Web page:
"For years we thought of ourselves as a production oriented company, meaning we put all our emphasis on designing and manufacturing the product. But now we understand that the most important thing we do is market the product. We've come around to saying that Nike is a marketing-oriented company, and the product is our most important marketing tool." -- Phil Knight, CEO of Nike.
John Pfeffer at FPIF scribes:
The Obama administration has revived the old Clinton dream of rebranding the United States as a Pacific power. But there are two reasons why this new pivot doesn’t really exist except at a rhetorical level."Rebranding" is exactly what is going on. The Pivot is an exercise in branding, it is like all branding in that it is an exercise in creating the perception of value where no real value exists. Ironically, in the corporate world, where do branded products actually get manufactured? In China, of course. I noted last year that actual force redeployments were thin upon the ground. Dean Cheng at Heritage has also argued that the Pivot is more rhetoric than reality. Really, it is something marketed to the folks at home...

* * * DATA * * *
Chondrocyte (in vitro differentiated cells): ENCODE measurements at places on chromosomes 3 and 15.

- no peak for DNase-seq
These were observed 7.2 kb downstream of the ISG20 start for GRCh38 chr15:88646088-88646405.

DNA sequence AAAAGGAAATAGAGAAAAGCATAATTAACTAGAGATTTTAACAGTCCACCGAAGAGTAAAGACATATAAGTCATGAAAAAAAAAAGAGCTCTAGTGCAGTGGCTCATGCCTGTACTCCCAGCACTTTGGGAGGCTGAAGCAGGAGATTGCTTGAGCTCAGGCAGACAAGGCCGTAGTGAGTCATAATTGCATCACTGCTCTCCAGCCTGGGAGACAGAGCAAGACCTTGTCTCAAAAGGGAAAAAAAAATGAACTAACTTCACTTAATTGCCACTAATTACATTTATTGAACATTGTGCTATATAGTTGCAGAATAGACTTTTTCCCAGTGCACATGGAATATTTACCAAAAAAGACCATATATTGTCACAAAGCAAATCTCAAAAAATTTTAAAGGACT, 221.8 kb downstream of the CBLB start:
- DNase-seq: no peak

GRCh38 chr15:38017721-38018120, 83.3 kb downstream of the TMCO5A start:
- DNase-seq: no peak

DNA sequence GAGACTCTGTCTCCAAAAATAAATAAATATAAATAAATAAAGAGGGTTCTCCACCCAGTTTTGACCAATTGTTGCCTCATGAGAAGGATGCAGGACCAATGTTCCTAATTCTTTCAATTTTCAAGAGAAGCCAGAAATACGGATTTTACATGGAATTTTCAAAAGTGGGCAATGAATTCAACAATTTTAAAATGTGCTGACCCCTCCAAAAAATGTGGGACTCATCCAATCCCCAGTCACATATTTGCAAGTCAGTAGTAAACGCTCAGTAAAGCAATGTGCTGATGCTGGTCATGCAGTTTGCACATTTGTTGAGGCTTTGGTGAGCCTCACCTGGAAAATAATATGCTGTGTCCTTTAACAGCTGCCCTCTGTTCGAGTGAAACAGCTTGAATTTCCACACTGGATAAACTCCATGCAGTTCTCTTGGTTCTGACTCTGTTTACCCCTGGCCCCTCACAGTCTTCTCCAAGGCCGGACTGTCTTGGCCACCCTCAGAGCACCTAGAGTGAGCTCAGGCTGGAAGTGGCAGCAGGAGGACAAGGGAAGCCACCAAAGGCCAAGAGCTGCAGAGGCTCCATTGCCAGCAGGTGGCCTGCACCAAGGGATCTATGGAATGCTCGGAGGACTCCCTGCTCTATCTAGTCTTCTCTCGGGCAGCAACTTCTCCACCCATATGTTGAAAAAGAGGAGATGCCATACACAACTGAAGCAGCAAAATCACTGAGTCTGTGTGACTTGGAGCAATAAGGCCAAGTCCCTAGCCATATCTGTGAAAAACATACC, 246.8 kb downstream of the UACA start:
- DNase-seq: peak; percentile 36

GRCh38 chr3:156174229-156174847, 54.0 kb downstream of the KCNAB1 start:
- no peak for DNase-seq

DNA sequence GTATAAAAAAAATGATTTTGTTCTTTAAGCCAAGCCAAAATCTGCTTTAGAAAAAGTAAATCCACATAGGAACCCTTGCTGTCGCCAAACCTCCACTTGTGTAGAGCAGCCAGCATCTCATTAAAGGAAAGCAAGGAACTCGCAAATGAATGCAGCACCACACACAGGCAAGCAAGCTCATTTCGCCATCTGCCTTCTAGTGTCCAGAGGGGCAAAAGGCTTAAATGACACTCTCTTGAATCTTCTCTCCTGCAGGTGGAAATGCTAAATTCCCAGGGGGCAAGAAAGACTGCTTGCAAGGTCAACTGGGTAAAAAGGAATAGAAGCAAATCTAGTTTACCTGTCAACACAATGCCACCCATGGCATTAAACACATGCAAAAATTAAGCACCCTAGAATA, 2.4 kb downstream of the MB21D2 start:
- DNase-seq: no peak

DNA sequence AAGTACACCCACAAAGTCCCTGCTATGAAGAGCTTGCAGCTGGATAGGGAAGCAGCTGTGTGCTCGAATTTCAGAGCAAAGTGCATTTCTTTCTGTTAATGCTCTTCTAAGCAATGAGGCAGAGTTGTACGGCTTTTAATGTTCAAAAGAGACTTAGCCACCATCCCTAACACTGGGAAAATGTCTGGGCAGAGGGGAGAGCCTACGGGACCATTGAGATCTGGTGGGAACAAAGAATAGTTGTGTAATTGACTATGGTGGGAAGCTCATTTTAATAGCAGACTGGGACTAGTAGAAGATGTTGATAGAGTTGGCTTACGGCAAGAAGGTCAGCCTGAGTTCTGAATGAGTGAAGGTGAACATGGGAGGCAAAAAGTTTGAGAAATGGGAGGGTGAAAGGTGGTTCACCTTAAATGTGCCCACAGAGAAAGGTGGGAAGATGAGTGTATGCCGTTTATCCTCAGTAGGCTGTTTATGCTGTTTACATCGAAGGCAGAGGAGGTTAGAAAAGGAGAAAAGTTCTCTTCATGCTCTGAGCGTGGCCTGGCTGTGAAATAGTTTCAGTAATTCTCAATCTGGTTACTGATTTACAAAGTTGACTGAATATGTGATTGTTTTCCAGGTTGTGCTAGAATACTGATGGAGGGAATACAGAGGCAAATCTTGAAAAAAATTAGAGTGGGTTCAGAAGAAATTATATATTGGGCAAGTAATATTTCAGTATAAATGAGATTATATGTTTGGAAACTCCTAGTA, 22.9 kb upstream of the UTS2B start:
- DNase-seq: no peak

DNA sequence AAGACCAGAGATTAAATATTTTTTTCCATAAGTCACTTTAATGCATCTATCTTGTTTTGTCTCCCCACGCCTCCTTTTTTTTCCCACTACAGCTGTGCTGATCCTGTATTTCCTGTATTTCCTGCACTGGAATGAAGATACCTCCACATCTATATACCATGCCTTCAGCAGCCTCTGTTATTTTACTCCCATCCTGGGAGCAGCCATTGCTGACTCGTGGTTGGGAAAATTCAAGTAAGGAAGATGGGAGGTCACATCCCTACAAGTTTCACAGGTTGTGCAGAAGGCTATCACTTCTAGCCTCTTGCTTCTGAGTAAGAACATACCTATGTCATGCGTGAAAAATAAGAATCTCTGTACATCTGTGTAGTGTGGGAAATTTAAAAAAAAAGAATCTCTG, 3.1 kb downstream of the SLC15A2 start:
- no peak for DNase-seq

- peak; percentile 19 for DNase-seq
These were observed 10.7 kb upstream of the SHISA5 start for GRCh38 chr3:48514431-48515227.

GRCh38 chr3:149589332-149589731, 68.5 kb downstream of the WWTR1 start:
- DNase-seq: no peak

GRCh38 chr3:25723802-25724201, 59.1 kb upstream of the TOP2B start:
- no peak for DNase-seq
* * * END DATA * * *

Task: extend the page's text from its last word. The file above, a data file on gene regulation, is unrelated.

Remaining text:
During the 1990s, the Clinton administration was successful in turning around the U.S. economy, at least in terms of shrinking deficits, encouraging impressive economic growth, reducing unemployment, and improving median wages. In other words, the United States was in a good position to take advantage of cooperation with Asian economies.